When I get a call from someone who has been arrested for domestic violence, they often tell me that they were arrested for “Felony” domestic violence. What they don’t understand is that arresting agencies typically will call it a felony at the time of arrest, but it is up to the District Attorney whether or not they will file it as a felony or a misdemeanor.
As mentioned above, domestic violence can be filed as either a misdemeanor or a felony. When the district attorney is deciding how to file the case, they will look at the circumstances surrounding the incident, the relationship between the accused and the “victim”, the criminal history, if any, of the accused and the severity of the injuries, if there were any.
One of the more common arrests for domestic violence is for Penal Code 243(e). It involves battery upon a spouse, co-habitant, etc. This is a misdemeanor domestic violence charge. Another more common charge for domestic violence is Penal Code Section 273.5. This is a “wobbler” and can be filed either way. Arresting agencies typically will arrest a suspect for felony 273.5 but once it reaches the district attorney, will be reduced to a misdemeanor.
Penal Code section 245 is one of the more serious domestic violence charges. This is a criminal charge that is considered a serious and violent felony and not limited to domestic violence cases. A conviction of this charge could result in a strike and could increase the sentence in the present case, as well as any future cases. Even though this is a felony charge, it can be reduced to a misdemeanor.
Unfortunately, it is not uncommon for someone to be falsely accused of domestic violence when in fact it was just an argument that escalated and got out of control. Especially where alcohol is involved. For example, a common situation might be that a couple, who have been drinking get into an argument. Due to the consumption of alcohol, both parties are not rational and the argument escalates. One party decides to take the keys and leave. The other party tries to stop them from leaving by trying to take the keys away. As they are struggling over the keys, one party falls to the ground. Now, if the police get called out, the story will be told this way: “My boyfriend and I got into an argument. I tried to leave but he stopped me and tried to grab the keys from my hand and when I wouldn’t let go he pushed me to the ground. But, the real story is that he tried to stop her from leaving because they had been drinking and she was about to get into her car and drive off, while intoxicated.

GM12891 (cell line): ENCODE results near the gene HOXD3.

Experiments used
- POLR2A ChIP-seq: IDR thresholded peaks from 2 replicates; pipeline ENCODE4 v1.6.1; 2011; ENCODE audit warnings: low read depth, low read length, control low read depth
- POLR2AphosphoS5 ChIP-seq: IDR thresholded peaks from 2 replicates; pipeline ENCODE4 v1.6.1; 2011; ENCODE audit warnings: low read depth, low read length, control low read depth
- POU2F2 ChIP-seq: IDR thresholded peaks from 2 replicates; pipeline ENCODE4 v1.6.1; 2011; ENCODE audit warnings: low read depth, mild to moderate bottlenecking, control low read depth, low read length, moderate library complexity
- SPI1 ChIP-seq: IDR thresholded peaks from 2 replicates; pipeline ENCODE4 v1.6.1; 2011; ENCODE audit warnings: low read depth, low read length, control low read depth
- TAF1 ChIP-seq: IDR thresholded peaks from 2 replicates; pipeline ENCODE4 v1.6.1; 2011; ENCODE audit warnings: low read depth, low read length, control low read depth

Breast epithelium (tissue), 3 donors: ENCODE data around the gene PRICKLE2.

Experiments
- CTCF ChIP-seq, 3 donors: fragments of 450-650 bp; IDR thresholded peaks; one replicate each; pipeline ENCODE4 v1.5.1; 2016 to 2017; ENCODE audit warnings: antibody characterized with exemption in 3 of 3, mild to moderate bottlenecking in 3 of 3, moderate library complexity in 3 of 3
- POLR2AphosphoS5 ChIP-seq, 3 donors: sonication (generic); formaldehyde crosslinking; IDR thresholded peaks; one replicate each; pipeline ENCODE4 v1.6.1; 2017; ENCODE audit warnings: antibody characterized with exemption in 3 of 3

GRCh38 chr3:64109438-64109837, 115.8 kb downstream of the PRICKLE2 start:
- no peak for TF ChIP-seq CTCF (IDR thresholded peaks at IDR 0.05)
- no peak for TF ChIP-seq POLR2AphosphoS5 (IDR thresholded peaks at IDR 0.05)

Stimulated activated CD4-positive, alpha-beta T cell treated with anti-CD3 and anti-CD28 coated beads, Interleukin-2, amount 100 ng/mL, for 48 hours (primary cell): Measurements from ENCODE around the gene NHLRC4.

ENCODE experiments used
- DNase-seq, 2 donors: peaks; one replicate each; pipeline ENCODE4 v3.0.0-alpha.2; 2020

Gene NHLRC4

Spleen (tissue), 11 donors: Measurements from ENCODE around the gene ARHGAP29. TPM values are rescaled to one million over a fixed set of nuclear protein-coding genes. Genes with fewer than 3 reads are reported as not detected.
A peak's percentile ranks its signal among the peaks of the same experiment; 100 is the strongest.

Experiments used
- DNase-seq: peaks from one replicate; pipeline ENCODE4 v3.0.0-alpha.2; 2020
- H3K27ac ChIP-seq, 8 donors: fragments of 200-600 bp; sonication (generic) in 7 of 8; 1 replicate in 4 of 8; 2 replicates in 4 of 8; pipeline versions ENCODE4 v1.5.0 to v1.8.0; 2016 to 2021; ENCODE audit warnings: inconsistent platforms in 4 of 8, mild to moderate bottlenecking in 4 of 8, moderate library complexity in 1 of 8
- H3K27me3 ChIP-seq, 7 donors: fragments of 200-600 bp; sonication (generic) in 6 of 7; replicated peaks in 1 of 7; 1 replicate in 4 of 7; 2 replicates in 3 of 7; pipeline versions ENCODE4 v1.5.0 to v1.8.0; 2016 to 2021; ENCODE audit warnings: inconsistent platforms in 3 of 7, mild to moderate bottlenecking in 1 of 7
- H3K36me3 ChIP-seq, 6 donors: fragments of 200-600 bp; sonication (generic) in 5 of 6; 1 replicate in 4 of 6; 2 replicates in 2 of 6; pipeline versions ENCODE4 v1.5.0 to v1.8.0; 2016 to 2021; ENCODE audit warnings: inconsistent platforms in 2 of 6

Another scenario that I have come across is where an argument starts, my client attempts to leave and the woman he is arguing with tries to stop him from leaving by holding on to him. The male pushes her off of him so that he can leave, and she falls to the ground. My client leaves and drives away. Because the woman was so emotional and/or angry, she called the police and reported that he had pushed her down following an argument. Next thing he knows, he’s being arrested for domestic violence.
Many times, those types of cases become “he said/she said” and, if there are no visible marks on either party, the District Attorney will reject the case as it is just one word against the other.
But, any time there are visible marks on a person, the police agency will always arrest and the District Attorney will more likely than not, file the charges. Depending upon how serious the injury is will determine whether it is filed as a misdemeanor or a felony.
If you would like to know more about domestic violence and the consequences of being convicted of a domestic violence charge, visit my domestic violence site.